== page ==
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Public Integrity Commission

Administering and implementing Delaware's code of conduct for the executive branch.




Financial Disclosure Frequently Asked Questions


Anyone needing first-time access to the Public Officer system MUST contact the Public Integrity Commission at 739-2399 before creating an account. PIC will review all pertinent information with you and assist you in completing your registration.
29 Del. C. § 5813(a) requires all Public Officers to submit a Financial Disclosure form with PIC. Public Officer is defined in 29 Del. C. § 5812. The purpose of the law is to allow the public to review the financial interests held by the State’s decision-makers in order to ensure the official’s judgment is not affected by financial gain.
No. The information is only available through a FOIA request so we may track the individuals who have accessed your information.
PIRS is an acronym for Public Integrity Reporting System. It is a database that collects and stores information about lobbyists and Public Officers.
Do not create a new profile! We do not have access to your password but you can re-set it yourself by clicking on the ‘Forgot My Password’ link just to the right of the login box. Once you click that link a password re-set will be sent to your state email address.

We maintain a record of your Username. If you cannot remember your username, call our office during regular business hours or click on the ‘Forgot Username’ link to the right of the login box.

After you create your delaware.gov account, we need to link your Username to your PIRS account. To link the accounts we need you to call us with your delaware.gov Username. The process only takes a couple of minutes to complete.
Yes. 29 Del. C. § 5813 (a) reads “[e]very public officer … shall electronically file a report disclosing financial interests, as hereinafter provided. Each electronic report shall be submitted and electronically verified through the database maintained by the Commission for such records…”
Please call PIC at 739-2399. We can walk you through the process step by step over the phone or you can stop by our office and we will be happy to assist you.
New Public Officers are required to file within 14 days of their appointment or promotion. Candidates for statewide office are required to file within 14 days of their declaration to run for political office. Thereafter, Public Officers must file once a year between January 1st and March 15th.
Yes. If you don’t have time to complete your report you can save it. The next time you log in to PIRS select ‘In Progress Reports’ then edit, delete or add an item.
After logging in to PIRS, from your home page select ‘Submitted Reports’. Select ‘Edit’ next to the year of the report you want to change. Next, open the section you want to edit by using the drop down arrow for that section. Edit/ delete or add an item. When you are finished editing your disclosure, click ‘Submit’.
Log in to PIRS and select ‘Edit My Profile’. You can then edit/change any information in your profile.

Call PIC at 739-2399 and ask to speak to the Administrative Assistant.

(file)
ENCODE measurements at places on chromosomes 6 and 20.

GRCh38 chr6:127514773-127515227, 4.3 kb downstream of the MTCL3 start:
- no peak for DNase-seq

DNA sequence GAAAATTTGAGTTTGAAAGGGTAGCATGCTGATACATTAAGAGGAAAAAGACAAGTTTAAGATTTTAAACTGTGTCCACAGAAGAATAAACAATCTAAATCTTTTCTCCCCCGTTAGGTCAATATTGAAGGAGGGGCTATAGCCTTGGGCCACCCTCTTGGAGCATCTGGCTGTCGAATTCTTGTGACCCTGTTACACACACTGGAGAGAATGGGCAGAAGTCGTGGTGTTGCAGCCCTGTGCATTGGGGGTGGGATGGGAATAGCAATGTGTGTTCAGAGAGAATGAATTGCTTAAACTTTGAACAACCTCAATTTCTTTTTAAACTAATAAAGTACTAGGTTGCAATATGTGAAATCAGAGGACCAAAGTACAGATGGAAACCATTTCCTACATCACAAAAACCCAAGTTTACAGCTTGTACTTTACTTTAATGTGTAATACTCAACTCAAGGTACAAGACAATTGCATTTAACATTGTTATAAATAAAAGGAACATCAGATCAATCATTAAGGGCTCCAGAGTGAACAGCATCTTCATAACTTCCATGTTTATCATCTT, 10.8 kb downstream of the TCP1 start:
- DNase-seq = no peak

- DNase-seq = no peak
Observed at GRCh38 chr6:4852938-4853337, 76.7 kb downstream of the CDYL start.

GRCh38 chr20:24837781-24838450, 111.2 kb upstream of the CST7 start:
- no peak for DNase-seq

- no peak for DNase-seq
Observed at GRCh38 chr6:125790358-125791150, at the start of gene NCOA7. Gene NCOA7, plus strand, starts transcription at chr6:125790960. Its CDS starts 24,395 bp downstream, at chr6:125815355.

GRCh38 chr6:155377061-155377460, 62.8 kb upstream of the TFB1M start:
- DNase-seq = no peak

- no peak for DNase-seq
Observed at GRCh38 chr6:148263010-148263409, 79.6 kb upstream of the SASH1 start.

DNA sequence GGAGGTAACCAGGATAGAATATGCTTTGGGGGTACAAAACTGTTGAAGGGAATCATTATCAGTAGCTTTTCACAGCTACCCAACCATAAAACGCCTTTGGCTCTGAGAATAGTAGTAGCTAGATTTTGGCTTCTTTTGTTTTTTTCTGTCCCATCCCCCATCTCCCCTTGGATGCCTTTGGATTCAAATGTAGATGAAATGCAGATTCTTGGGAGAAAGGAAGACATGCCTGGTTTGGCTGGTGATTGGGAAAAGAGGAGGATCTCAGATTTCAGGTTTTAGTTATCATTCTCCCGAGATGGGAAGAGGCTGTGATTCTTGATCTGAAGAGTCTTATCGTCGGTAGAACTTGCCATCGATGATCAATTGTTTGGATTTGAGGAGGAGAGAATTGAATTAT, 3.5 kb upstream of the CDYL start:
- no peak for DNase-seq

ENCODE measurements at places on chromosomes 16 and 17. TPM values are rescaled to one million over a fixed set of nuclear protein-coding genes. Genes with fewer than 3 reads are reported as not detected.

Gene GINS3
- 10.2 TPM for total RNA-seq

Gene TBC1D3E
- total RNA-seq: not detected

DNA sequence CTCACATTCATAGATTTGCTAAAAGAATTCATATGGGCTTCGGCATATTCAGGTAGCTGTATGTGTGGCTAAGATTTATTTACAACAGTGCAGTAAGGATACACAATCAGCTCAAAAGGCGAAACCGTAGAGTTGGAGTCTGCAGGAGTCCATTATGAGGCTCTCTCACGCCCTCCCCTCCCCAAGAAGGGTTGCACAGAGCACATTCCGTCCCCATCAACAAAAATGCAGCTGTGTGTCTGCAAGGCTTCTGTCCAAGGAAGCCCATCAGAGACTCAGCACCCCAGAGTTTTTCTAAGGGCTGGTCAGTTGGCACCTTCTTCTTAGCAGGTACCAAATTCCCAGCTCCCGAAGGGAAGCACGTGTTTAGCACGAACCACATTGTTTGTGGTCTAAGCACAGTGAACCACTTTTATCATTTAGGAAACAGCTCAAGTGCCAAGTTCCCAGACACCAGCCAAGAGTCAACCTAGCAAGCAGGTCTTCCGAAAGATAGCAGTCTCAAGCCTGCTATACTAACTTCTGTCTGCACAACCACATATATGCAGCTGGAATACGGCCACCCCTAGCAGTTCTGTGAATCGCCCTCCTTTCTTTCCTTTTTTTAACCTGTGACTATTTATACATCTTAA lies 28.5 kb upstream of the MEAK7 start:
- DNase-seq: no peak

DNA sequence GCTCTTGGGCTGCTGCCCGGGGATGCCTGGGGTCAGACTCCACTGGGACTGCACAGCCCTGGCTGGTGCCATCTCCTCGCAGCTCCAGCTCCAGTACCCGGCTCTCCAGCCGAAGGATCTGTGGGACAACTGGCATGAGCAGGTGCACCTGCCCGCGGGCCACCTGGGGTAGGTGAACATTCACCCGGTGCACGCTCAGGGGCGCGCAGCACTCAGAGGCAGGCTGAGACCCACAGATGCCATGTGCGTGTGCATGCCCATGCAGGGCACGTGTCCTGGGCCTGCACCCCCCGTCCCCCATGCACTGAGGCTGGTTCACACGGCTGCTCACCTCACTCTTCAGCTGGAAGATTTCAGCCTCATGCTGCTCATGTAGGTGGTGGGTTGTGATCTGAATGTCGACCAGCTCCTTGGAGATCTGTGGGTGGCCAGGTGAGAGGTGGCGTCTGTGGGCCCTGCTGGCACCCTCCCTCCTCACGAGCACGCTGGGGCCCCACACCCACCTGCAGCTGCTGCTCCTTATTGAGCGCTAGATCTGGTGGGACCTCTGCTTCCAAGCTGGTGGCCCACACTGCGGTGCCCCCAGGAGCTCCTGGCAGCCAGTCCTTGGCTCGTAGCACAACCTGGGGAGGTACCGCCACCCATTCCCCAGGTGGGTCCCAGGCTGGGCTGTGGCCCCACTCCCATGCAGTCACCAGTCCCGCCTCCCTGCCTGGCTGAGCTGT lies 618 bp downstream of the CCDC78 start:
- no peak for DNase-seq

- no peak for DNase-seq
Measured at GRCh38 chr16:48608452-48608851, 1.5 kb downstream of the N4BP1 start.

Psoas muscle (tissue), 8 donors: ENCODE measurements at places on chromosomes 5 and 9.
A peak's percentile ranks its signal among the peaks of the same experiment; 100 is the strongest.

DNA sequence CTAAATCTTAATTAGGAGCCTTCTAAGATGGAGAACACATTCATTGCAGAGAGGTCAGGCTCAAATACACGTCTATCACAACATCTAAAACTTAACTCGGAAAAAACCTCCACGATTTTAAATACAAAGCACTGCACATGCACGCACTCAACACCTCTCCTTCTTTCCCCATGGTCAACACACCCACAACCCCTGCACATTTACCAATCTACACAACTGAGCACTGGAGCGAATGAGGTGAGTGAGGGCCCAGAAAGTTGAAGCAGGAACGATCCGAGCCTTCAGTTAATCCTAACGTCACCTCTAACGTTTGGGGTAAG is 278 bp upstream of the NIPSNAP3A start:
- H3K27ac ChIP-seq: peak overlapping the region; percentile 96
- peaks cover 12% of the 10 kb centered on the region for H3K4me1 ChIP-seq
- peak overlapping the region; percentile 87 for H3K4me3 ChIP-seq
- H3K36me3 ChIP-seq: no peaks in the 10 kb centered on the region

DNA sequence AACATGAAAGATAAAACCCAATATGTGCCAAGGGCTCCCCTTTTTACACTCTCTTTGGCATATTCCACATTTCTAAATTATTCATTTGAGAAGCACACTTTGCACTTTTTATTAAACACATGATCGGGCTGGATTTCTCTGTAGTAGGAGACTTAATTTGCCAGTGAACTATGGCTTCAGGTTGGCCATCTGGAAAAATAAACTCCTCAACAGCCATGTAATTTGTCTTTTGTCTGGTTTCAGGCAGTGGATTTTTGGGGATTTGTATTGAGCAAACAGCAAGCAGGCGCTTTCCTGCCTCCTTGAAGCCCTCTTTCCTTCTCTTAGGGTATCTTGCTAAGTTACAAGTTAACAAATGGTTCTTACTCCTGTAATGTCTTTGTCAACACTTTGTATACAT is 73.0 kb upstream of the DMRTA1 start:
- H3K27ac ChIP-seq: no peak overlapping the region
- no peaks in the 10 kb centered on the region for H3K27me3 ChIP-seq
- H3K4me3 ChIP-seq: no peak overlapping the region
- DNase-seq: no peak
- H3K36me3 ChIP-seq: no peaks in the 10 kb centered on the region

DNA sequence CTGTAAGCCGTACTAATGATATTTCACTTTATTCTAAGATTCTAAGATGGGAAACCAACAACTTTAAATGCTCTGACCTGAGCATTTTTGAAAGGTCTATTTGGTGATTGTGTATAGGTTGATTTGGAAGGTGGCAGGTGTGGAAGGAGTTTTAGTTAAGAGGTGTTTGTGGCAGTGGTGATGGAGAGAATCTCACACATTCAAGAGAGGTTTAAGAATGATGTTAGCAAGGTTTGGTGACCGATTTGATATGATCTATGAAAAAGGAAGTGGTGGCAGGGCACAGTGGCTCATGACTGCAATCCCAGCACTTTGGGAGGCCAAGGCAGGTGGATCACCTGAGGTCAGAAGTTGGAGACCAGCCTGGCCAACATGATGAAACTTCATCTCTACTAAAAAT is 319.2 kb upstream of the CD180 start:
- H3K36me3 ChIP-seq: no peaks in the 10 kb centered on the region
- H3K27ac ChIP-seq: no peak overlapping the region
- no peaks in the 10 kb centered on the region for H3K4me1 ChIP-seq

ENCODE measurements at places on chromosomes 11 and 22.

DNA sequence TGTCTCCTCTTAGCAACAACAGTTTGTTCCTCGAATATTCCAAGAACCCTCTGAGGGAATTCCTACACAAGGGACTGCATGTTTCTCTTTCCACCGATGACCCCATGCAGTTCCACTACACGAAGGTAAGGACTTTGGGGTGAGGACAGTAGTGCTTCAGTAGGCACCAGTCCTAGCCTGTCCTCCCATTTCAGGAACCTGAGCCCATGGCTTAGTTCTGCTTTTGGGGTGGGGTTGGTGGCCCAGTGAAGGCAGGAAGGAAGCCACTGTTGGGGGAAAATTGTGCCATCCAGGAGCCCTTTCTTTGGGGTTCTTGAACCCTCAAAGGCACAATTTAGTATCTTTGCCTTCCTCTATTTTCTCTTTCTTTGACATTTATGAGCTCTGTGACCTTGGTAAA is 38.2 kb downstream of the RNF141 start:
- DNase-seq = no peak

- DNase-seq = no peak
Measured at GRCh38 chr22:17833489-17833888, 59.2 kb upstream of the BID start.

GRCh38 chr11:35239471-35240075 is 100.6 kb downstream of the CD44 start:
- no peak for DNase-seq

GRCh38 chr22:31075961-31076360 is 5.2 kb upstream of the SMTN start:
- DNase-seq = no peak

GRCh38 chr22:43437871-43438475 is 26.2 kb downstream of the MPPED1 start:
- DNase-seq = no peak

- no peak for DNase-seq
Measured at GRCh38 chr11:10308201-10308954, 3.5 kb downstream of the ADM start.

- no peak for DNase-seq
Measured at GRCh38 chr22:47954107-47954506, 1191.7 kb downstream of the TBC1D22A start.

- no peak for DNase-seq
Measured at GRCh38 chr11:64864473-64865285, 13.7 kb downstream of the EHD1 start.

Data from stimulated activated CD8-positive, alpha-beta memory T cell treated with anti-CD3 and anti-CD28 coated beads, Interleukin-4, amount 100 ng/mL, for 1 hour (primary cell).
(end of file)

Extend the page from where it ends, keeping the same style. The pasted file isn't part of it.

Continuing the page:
Examples include: 401K accounts; IRAs; 457(b); mutual funds; your State Deferred Compensation Plan.
No, if you do not have day-to-day control over the buying and selling of the stock in the mutual fund, just list the name of the company which manages your account.
Report them in Section 1-A. You should report all stocks individually if they are worth over $5000 per company, as well as the name of the company that manages your account. If your holdings in the account are worth more than a total of $5000, but the value for each company is less than $5000, you should report only the name of the company managing your account. If you have an investment account with a third party (i.e. Merrill Lynch, Edward Jones) that invests your assets in mutual funds, you should report the name of the mutual fund (i.e. Voya, Fidelity).
Any income you receive for services rendered including your State of Delaware income. Examples include: Social Security benefits; employee compensation from both private and government entities; pension benefits.
If you were personally reimbursed in an amount over $1,000 from a single source, you should report the amount as a “Reimbursement” under Section 3-C. If your expenses were paid in advance and no monies were sent directly to you, report the expenses as a “Gift” if the amount exceeds $250. The type of “Gift” falls in the “Other” category. If your expenses were paid by a third party, but you were required to participate in the event in your official capacity, you may qualify for an exception to the reporting requirement. Please contact Commission Counsel for further advice.
If the expenses were pre-paid by the State and no monies were sent directly to you, you do not need to report them. If your expenses exceeded $1000 AND you were reimbursed, you must report the amount under Section 3-C.
Yes. The reporting requirement is tied to the source of the payments, not the individual amounts. You should report a $1001 reimbursement and the name of the source. This is true whether the reimbursement was by the State or a private entity.

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